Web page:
As SFAI passed its first centennial in 1971, the experimentation and innovation of years prior was increasingly a defining characteristic of the school. Howard Fried founded the New Genre Department in 1970, then the Performance/Video department, "to recognize art that left no physical remnants" institutionalizing conceptual art in the Bay Area. Along with Fried, many of the artists who defined the movement were affiliated with the school in some way, either as students, such as David Ireland, Tony Labat and Karen Finely or faculty such as Paul Kos, Barbara Smith and Chris Burden. The SFAI annual was one such showcase for experimentation, the 1974-75 edition, organized by Fried, was simply a display of the budget and prize money described "as a protest against the inadequate support the school was offering for new and difficult art forms." The following year however, the Annual was conceived as a venue within an empty storefront where each of the seven committee members invited seven artists in turn, for a year's worth of weekly events.
In other areas of the school, existing frameworks were also being re-visited, none so radically as with the exhibition curated by faculty member Carlos Villa in the fall of 1976. "Other Sources" was conceived as "ONE community expression," pulling together a multi-faceted and multi-cultural array of artworks, performances, readings, screenings and food. The participants included many influential artists of the region, some of whom were also faculty or alumni of the school, such as Bernice Bing, Robert Colescott, Mike Henderson, Manuel Neri and Al Wong. Such globalism extended to the humanities department, which was restructured to focus on World Studies with forward-thinking faculty like the activist Angela Davis and artist Rupert Garcia. Echoing this diversity was the range of visiting lectures who included artists such as Judy Chicago, Hans Haacke, David Hockney, Allan Kaprow, Yvonne Rainer, and others. In 1975 Christo lectured at the school while working on his public art work "Running Fence" on which a number of students assisted in the installation.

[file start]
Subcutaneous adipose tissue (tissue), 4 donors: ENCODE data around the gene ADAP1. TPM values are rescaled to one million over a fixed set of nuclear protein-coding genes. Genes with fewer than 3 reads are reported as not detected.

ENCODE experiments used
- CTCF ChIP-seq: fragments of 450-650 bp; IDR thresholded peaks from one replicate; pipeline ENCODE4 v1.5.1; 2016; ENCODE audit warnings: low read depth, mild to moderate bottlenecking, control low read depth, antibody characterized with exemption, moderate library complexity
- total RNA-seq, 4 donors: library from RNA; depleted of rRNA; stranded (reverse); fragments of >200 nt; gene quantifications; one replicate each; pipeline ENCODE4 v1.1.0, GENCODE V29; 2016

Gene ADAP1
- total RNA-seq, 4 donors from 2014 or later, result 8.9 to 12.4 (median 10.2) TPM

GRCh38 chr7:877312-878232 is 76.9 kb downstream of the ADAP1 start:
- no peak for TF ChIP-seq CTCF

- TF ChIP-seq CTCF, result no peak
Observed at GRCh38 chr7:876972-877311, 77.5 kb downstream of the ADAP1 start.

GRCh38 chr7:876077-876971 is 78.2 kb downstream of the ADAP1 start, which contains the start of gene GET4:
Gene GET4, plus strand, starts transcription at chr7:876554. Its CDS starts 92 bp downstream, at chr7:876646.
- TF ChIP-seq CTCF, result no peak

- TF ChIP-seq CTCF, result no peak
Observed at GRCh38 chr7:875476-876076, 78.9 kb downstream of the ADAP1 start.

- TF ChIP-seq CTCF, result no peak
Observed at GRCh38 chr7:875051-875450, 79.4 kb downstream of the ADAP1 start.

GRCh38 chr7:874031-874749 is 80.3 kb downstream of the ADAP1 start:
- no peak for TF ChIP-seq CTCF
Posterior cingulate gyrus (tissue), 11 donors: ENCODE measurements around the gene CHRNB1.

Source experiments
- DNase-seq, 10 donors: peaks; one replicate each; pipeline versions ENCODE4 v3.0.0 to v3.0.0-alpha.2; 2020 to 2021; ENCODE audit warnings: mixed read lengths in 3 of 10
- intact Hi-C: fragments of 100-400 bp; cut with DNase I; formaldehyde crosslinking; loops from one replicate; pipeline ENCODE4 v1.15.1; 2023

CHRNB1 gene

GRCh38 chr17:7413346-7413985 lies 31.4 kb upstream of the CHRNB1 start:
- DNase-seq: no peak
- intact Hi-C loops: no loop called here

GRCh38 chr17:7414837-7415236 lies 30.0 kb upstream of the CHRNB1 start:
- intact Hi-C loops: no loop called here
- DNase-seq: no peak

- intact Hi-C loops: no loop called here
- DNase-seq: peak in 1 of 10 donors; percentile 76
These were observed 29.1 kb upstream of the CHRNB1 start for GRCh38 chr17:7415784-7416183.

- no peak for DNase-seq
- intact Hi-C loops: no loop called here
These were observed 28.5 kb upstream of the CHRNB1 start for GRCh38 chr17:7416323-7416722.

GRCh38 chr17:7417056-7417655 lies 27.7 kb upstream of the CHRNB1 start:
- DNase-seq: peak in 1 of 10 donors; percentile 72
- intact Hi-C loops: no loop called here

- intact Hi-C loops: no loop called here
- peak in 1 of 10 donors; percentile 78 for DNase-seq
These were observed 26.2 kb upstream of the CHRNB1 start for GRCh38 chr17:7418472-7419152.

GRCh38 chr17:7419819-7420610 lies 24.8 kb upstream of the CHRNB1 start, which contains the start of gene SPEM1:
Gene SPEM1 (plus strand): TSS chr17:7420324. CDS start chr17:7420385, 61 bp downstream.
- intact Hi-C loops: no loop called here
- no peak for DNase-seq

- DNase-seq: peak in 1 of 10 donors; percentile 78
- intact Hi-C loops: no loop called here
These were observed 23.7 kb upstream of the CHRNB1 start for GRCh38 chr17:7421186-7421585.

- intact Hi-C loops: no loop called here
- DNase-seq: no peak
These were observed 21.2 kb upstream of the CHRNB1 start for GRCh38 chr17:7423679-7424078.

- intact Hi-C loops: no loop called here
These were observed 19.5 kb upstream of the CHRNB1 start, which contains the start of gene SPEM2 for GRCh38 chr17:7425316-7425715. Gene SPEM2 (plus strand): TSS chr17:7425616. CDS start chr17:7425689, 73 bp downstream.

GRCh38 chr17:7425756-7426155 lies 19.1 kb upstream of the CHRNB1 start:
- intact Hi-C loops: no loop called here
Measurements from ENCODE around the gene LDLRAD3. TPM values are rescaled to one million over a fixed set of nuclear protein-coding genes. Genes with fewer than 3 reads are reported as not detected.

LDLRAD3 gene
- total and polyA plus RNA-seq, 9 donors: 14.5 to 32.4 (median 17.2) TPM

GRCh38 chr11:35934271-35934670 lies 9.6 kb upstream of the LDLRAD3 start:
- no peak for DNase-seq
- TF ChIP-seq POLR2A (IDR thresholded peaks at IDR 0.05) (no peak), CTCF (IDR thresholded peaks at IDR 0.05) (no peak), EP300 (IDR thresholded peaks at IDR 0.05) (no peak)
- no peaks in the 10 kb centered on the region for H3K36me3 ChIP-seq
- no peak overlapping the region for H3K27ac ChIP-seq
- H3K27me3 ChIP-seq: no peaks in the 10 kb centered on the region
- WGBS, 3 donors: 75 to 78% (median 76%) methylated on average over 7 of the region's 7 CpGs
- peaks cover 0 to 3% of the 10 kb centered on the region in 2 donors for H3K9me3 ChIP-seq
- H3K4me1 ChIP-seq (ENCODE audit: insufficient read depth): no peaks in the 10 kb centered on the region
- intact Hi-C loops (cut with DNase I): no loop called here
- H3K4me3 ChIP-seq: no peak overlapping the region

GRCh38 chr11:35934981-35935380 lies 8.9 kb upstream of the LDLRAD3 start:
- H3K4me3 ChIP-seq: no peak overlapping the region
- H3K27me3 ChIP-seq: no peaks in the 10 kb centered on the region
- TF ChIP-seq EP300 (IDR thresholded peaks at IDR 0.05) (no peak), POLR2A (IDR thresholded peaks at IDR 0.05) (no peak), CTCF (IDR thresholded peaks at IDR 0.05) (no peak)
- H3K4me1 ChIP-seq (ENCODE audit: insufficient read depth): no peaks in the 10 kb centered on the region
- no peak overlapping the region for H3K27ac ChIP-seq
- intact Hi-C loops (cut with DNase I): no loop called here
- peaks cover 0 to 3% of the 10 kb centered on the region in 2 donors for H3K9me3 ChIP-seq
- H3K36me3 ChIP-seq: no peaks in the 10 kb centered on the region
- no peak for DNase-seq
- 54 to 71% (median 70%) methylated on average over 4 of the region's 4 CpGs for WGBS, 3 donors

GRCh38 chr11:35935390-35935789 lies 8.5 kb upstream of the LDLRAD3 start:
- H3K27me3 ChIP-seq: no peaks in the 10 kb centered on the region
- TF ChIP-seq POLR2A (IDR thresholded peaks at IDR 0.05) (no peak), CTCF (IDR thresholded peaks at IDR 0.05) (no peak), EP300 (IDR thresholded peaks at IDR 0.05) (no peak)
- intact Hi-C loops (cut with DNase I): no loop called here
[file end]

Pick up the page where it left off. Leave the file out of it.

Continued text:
Perhaps the best (and most entertaining) of the era's public projects was the Soap Box Derby, held in 1975 and again in 1978. While organized by the San Francisco Museum of Art, it showcased the community of artists who made up SFAI's past and future, besides the irreverent and "kind of dangerous" ethos the school espoused. Participants were given a budget to submit either a car or trophy, and though non-competitive, a race was held, presided over by the long-time artists' model, Flo Allen.
2. Photos: Nancy Fink; 4. © 1973, Christo.
1,2,4 courtesy the George Adams Gallery Archives.
3,5 via Art Practical, issue 5.1, 2013.
6 from the Florence Allen papers, 1920-1997. Archives of American Art, Smithsonian Institution.